A few days ago, whilst out on one of my daily walks, I wandered past my local train station and found myself desperate for a day out in London. Be it a trip to the shops, visiting art galleries or grabbing a bite to eat, I will never turn down the chance to take a trip to the city. However, my favourite thing to do in London without a doubt is to go and see a show. I have always loved drama and, now more than ever, I realise how lucky we are to have so many productions, musicals and plays showing so close to home. Inevitably, with the spread of Coronavirus, theatres across the country have been forced to shut their doors and the industry is facing huge impacts from this virus. Fortunately, there are ways we can support them from the comfort of our own homes.
If, like me, you have already exhausted all of the series on Netflix and watched (what feels like) every film that has ever been made, then I think it's time for you to try something new. Every Thursday, The National Theatre are uploading recorded versions of past productions to their YouTube channel. They are free to view, super entertaining and definitely a lockdown game changer! The productions that they're streaming were originally meant for viewing in cinema; both my mum and sister have been to the cinema (pre-COVID, of course) to see plays and they've both come back with rave reviews, detailing how they felt as though they were sat in a theatre watching the real deal. So, now that we have the opportunity to experience this without leaving our bedrooms, I thought I might as well give it a go.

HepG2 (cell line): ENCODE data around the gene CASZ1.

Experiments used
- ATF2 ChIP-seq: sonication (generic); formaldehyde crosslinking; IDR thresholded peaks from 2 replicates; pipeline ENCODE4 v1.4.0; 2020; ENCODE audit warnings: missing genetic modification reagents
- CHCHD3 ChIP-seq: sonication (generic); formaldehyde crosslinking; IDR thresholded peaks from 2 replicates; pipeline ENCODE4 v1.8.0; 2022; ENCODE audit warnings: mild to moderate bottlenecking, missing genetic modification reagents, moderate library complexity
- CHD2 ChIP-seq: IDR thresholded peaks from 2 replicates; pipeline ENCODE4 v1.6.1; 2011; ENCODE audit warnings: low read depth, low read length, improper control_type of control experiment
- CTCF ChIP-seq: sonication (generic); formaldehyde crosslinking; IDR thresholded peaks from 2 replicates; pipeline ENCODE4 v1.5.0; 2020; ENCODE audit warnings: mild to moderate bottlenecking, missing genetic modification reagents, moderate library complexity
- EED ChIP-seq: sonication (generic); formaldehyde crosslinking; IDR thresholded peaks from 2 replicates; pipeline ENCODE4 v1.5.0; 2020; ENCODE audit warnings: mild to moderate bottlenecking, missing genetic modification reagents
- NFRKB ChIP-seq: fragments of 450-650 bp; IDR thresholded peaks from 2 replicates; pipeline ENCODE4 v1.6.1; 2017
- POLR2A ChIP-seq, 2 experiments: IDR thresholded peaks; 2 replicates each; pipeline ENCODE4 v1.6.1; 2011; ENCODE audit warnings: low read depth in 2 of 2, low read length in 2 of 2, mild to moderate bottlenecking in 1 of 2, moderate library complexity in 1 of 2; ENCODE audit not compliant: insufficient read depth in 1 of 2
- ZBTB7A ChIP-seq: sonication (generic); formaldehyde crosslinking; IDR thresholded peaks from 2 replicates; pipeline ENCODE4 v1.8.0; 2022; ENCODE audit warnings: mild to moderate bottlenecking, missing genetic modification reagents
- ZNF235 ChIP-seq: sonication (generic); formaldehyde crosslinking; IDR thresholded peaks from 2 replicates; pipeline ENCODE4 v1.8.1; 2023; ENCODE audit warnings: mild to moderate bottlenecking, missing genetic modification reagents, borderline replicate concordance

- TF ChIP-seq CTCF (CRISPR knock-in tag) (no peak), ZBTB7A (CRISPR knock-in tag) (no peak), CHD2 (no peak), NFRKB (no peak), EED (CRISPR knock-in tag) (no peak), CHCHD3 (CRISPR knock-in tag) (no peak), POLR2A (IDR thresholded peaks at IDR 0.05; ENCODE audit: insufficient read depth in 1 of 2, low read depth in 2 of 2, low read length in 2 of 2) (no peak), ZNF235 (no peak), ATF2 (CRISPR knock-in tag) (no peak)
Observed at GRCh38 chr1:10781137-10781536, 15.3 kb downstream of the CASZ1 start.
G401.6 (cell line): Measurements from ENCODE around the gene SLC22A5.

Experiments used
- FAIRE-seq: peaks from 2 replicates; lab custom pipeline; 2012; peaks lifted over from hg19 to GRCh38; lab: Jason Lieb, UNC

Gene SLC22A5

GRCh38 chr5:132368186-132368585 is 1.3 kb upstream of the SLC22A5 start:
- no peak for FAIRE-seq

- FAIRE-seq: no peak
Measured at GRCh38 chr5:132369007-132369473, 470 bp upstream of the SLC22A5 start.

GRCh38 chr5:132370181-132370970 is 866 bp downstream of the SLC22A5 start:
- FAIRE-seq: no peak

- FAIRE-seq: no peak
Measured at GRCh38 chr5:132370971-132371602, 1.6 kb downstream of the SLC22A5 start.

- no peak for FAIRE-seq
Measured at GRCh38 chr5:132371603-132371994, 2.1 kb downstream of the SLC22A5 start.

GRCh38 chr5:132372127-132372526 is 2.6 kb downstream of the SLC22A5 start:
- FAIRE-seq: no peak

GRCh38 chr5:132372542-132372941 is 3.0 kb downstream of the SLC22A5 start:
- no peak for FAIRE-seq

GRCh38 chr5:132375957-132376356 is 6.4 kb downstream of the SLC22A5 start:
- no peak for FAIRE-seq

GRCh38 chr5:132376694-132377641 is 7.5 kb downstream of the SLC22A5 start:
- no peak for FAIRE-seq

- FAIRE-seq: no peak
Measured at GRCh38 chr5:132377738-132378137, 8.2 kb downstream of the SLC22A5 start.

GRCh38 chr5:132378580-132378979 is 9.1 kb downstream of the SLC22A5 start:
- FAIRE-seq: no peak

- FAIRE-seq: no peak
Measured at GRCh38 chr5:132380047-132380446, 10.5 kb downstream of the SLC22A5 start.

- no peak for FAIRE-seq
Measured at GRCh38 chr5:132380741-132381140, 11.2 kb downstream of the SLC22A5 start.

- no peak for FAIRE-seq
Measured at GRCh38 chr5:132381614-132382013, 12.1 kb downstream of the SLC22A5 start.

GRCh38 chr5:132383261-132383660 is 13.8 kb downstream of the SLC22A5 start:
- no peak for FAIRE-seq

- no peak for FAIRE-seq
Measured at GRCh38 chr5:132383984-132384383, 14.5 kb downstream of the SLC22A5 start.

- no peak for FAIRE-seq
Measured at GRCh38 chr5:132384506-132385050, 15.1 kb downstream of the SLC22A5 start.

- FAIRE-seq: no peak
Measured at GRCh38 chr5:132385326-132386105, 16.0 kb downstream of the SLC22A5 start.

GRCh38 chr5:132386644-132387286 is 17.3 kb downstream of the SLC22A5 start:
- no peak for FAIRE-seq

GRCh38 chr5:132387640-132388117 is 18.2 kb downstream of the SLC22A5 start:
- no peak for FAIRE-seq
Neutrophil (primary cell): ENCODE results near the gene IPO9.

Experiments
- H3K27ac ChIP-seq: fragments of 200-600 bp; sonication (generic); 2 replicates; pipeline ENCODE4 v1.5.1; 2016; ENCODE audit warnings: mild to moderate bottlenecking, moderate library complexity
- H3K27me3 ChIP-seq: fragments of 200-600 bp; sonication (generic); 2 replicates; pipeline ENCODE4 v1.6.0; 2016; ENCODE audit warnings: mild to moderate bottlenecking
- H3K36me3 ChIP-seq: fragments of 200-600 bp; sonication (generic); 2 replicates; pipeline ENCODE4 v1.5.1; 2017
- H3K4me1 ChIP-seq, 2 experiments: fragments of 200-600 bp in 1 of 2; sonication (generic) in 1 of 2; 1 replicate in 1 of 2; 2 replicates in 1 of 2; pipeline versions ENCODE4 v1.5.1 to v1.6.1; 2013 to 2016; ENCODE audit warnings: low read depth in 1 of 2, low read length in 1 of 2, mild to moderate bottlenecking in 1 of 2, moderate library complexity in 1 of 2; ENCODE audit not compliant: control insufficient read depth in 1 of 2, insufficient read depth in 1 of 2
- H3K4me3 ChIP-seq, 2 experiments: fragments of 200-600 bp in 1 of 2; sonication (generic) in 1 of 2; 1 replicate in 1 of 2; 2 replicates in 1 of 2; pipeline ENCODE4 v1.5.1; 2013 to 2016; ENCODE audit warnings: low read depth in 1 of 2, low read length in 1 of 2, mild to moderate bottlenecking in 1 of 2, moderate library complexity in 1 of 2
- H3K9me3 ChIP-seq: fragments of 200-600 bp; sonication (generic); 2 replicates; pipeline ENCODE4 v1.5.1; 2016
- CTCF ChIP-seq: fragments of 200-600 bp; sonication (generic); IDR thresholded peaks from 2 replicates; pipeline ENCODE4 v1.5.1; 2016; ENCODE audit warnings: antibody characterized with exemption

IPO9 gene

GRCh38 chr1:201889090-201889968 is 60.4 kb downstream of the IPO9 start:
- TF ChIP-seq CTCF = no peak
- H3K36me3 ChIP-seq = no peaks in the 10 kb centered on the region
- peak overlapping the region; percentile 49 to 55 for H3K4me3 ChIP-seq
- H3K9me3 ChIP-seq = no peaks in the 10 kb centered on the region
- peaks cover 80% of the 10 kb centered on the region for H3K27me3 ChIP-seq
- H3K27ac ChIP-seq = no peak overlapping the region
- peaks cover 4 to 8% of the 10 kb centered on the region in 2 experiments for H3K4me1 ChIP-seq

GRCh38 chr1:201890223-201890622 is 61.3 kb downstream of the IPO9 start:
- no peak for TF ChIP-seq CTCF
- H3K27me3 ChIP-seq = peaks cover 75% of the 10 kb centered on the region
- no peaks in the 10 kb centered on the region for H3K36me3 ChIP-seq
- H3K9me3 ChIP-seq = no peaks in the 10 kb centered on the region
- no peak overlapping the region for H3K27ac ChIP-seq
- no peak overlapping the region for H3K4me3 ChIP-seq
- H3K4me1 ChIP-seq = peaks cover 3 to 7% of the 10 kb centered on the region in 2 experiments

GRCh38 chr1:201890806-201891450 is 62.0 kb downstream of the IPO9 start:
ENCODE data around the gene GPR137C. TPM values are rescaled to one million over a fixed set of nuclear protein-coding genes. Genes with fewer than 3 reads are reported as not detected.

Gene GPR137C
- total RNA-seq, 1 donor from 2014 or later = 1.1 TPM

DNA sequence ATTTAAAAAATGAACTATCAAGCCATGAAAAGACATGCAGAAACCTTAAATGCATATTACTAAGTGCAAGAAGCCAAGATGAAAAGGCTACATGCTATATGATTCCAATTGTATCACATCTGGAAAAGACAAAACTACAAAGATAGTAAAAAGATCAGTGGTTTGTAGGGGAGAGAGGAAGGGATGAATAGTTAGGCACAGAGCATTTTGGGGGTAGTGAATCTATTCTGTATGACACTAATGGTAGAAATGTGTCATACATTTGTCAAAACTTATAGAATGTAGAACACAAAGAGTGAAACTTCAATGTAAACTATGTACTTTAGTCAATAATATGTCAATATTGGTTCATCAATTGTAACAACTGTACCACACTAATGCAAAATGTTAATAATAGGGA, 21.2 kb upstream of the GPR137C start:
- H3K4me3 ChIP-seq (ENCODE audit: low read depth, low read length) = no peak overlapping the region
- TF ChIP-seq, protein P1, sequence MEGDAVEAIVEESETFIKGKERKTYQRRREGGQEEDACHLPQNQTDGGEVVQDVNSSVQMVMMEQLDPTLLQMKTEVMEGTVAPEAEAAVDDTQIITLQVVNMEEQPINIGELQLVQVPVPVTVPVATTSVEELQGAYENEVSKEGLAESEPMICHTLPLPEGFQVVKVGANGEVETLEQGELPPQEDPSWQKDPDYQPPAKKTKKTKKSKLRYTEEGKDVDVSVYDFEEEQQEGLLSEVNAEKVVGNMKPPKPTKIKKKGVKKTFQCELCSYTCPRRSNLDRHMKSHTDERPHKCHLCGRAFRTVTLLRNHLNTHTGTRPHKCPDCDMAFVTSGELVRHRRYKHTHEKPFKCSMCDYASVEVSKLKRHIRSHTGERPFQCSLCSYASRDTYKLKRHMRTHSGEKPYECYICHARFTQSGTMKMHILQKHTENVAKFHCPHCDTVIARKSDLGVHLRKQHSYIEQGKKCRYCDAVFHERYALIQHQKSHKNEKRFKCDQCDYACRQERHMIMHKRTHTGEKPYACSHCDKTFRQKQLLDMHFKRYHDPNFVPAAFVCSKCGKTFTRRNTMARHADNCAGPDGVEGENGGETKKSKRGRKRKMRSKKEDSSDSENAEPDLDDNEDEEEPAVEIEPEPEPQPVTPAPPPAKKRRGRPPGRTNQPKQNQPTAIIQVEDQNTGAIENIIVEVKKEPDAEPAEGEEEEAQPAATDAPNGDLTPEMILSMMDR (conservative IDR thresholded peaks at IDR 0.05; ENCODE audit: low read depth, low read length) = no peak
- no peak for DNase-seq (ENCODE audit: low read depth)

The National Theatre are currently streaming Tennessee Williams' A Streetcar Named Desire on their YouTube channel. After studying this play for my English Literature A Level, I decided to watch it and I was extremely impressed. With an all star cast, featuring The X-Files' Gillian Anderson as Blanche and The Crown's Vanessa Kirby as Stella, the performances were captivating from the get go, and the directors subtle contemporary spin on the script adds refreshing new elements without undermining Williams' original intentions. In addition to all of this, it really felt like I was sitting amongst the audience and experiencing the performances first hand. It's safe to say that 'The National Theatre At Home' gave me the dose of drama I'd been desperate to experience.
A Streetcar Named Desire is streaming here until the 28th May. After this, The National Theatre will be showing James Graham's political drama 'This House' from the 28th May - 4th June, followed by Shakespeare's tragedy 'Coriolanus' from the 4th June - 11th June. Not only are these productions a great way to stay entertained during lockdown, they also help support the performing arts industry in a time that they need it most.
Find details on how to donate to The National Theatre here.